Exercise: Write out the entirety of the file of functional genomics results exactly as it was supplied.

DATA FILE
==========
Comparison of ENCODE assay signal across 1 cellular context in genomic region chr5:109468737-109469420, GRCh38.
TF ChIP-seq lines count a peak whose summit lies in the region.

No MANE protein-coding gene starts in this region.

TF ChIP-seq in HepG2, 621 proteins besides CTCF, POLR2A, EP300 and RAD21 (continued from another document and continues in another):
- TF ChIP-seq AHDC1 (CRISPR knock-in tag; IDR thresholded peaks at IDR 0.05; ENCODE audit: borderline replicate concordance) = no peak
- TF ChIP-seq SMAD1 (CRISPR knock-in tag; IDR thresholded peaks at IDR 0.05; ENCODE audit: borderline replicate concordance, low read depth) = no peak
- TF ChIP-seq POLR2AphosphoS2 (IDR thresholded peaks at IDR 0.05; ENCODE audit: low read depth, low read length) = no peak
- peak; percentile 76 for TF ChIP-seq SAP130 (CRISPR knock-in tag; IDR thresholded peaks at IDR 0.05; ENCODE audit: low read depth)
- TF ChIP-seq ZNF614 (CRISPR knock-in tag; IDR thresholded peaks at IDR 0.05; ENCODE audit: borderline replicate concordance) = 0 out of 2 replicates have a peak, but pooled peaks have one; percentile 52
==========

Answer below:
Comparison of ENCODE assay signal across 1 cellular context in genomic region chr5:109468737-109469420, GRCh38.
TF ChIP-seq lines count a peak whose summit lies in the region.

No MANE protein-coding gene starts in this region.

TF ChIP-seq in HepG2, 621 proteins besides CTCF, POLR2A, EP300 and RAD21 (continued from another document and continues in another):
- TF ChIP-seq AHDC1 (CRISPR knock-in tag; IDR thresholded peaks at IDR 0.05; ENCODE audit: borderline replicate concordance) = no peak
- TF ChIP-seq SMAD1 (CRISPR knock-in tag; IDR thresholded peaks at IDR 0.05; ENCODE audit: borderline replicate concordance, low read depth) = no peak
- TF ChIP-seq POLR2AphosphoS2 (IDR thresholded peaks at IDR 0.05; ENCODE audit: low read depth, low read length) = no peak
- peak; percentile 76 for TF ChIP-seq SAP130 (CRISPR knock-in tag; IDR thresholded peaks at IDR 0.05; ENCODE audit: low read depth)
- TF ChIP-seq ZNF614 (CRISPR knock-in tag; IDR thresholded peaks at IDR 0.05; ENCODE audit: borderline replicate concordance) = 0 out of 2 replicates have a peak, but pooled peaks have one; percentile 52